Loads of stuff has been made thanks to 3D printing including a gun that does fire bullets, a guitar, models for doctors and surgeons to examine. There’s plenty of more stuff as well, but that’s not what I’m here to talk about.
A company called Divergent Microfactories (U.S. based) has designed and manufactured the world’s first 3D printed supercar. Blade is capable of going from 0-60 mph in just over two seconds with its 700hp engine which can compress natural gas or petrol. Blade also weighs less than 90 percent of cars weighing 1,400lbs with a weight of only 61 pounds. Wow. It costs considerably less than other manufactures spend on vehicle manufacturing today. Showing more power-to-weight ratio than a Bugatti Veyron, this 3D printed car has some massive power behind the wheel.
The car was created with technology called “Node” which is a 3D printed aluminum joint that connects pieces of carbon fiber tubing to help make the vehicles chassis to include the engine, transmission, suspension, and driving shaft. Divergent Microfactories states that Node is very quick at printing and can make for a stronger, more durable chassis for the car thanks to being lightweight and also leads to less wear and tear while driving on the road.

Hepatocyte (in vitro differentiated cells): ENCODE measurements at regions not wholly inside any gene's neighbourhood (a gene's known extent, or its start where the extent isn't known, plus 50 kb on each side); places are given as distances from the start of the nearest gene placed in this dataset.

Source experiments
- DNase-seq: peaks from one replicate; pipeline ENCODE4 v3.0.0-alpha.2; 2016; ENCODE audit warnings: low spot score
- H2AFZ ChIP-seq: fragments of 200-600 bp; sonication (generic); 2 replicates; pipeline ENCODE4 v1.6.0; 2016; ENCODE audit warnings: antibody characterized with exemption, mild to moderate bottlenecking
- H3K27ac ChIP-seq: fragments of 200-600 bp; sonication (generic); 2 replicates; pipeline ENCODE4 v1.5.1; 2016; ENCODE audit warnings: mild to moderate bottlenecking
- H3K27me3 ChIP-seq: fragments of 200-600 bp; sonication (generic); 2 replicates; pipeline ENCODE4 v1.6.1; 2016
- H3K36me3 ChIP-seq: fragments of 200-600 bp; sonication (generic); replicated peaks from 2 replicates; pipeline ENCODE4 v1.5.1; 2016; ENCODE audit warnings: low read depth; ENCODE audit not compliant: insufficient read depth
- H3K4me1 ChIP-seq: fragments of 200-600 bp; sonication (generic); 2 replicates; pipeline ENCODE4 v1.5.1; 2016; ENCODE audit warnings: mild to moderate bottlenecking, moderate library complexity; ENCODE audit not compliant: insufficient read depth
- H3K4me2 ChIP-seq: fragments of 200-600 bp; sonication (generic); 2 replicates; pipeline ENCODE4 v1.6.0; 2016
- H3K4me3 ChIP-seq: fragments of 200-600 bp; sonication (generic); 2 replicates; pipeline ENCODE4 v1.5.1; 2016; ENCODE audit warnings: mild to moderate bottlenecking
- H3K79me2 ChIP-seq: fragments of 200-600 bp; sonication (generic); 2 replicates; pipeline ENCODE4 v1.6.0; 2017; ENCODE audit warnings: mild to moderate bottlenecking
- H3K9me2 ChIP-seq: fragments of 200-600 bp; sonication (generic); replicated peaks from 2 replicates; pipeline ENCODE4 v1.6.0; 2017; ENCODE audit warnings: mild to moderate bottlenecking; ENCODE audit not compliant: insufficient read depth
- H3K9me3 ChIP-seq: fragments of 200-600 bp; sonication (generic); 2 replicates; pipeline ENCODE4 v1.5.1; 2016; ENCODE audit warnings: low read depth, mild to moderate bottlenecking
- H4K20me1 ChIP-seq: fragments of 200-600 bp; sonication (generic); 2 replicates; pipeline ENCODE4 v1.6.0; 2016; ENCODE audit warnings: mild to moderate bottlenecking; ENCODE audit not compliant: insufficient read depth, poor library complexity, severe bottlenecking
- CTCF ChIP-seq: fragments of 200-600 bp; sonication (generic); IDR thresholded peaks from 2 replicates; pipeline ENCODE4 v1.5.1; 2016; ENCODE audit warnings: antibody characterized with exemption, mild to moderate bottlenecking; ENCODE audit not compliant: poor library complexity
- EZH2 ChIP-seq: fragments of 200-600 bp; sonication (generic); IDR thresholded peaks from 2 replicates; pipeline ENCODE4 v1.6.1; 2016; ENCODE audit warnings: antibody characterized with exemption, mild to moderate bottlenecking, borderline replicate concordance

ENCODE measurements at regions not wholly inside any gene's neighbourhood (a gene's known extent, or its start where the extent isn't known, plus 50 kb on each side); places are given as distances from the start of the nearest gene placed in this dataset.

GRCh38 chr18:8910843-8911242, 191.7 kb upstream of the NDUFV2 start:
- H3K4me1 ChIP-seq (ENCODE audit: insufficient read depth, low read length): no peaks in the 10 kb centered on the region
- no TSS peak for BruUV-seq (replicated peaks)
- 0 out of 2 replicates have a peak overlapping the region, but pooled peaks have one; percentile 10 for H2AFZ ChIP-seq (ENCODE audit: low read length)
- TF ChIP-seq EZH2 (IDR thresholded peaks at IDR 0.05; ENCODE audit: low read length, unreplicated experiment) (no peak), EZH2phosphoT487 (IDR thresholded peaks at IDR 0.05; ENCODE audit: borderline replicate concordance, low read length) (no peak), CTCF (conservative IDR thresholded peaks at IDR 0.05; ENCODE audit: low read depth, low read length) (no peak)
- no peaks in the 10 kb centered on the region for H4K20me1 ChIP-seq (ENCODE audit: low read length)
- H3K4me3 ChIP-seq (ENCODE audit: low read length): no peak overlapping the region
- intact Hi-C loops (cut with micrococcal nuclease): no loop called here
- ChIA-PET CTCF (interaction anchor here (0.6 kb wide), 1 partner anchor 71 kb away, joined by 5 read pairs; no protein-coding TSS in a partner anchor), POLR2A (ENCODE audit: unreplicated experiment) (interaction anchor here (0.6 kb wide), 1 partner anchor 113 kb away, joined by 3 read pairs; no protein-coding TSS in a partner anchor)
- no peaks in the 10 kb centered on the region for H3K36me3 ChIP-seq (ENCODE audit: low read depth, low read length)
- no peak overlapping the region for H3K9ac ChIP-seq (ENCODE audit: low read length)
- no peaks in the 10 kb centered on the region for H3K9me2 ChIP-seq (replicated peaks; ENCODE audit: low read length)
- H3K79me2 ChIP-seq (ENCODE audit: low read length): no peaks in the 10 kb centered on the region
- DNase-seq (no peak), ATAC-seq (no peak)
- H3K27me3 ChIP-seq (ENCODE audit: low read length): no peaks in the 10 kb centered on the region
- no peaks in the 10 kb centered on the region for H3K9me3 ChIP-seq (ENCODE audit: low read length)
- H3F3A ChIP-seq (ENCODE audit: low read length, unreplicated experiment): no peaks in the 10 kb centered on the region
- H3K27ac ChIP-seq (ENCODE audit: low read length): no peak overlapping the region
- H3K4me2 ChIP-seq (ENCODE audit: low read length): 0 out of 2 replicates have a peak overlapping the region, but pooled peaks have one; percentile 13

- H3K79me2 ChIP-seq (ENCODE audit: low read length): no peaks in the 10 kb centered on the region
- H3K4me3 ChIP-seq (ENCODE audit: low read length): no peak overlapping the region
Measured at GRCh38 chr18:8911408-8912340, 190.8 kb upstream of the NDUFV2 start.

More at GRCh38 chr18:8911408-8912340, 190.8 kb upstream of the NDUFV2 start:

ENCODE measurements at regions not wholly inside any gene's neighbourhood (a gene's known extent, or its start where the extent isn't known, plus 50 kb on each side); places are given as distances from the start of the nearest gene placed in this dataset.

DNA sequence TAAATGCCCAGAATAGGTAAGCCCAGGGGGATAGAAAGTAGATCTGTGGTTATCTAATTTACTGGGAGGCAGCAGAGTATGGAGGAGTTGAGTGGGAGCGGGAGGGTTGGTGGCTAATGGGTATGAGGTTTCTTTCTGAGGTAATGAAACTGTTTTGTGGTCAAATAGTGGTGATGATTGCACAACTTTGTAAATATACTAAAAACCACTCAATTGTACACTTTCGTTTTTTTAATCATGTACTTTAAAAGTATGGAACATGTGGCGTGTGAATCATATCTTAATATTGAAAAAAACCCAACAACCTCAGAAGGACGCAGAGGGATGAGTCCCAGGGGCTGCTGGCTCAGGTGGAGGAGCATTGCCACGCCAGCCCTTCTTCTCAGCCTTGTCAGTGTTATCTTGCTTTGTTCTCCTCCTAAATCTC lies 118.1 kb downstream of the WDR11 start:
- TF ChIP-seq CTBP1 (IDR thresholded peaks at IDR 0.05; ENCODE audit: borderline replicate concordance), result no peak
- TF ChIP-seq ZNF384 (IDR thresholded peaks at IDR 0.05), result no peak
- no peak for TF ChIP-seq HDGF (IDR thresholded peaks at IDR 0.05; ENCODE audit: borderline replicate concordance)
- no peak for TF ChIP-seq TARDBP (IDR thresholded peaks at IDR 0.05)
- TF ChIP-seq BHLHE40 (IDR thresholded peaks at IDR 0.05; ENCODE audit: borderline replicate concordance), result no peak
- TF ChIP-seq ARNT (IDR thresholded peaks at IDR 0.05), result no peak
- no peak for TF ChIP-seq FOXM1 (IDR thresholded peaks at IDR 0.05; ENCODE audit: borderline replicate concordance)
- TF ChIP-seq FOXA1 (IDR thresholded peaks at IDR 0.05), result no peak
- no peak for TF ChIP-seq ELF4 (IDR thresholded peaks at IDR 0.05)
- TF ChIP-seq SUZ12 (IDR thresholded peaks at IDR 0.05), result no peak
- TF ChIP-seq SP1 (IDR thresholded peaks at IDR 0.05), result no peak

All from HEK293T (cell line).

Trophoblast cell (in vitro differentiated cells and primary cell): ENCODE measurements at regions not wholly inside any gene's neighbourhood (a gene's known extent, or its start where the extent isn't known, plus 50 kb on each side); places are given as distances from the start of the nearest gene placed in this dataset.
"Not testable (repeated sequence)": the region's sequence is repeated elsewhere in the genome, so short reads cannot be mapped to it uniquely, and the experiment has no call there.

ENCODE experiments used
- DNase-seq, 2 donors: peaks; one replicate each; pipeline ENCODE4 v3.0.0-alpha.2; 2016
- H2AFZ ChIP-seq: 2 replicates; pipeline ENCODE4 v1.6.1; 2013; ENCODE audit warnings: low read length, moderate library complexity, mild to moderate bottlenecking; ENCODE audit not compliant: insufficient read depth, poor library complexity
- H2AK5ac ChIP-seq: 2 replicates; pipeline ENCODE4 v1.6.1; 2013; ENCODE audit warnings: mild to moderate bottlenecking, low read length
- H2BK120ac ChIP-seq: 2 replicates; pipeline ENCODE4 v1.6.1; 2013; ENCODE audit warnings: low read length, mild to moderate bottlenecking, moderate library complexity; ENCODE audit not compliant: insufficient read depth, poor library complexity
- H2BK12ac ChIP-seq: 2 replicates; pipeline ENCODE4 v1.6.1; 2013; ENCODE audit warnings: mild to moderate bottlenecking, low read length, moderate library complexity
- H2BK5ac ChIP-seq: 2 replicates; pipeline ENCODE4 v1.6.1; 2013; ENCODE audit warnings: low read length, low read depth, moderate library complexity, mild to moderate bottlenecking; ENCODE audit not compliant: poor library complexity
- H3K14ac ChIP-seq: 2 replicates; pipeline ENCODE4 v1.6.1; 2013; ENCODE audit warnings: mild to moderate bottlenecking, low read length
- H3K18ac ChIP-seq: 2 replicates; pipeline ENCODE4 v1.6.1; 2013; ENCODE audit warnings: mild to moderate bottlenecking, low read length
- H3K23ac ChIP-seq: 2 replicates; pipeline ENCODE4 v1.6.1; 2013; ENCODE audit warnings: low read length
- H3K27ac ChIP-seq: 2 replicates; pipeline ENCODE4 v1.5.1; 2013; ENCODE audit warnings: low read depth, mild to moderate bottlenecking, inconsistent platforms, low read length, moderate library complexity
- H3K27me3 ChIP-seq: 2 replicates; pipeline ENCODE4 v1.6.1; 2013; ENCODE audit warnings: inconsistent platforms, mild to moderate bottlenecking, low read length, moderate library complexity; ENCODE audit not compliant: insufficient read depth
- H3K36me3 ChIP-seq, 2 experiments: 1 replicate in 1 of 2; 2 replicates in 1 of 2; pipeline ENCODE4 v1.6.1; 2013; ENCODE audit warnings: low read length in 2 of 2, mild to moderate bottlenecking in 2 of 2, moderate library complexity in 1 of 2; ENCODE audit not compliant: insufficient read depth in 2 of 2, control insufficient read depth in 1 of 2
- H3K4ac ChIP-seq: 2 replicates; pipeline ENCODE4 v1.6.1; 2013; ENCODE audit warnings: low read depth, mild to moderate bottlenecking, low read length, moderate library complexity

“Society has made great strides in its awareness and adoption of cleaner and greener cars. The problem is that while these cars do now exist, the actual manufacturing of them is anything but environmentally friendly,” Kevin Czinger, CEO of Divergent Microfactories said. “At Divergent Microfactories, we’ve found a way to make automobiles that holds the promise of radically reducing the resource use and pollution generated by manufacturing.”
Blade, with a chassis consisting of 70 different nodes, only takes thirty minutes to be fully assembled.
The company is searching for investors to help them reach their $10 million budget. The funds will be used for setting up a factory where Divergent can finish making Blade. Once that is done, they will look for other developers to fund a mass production facility for Blade.
What are your thoughts on the world’s first 3D printed supercar? Leave a comment below, or on Google+, Facebook, or Twitter.Source: Science Recorder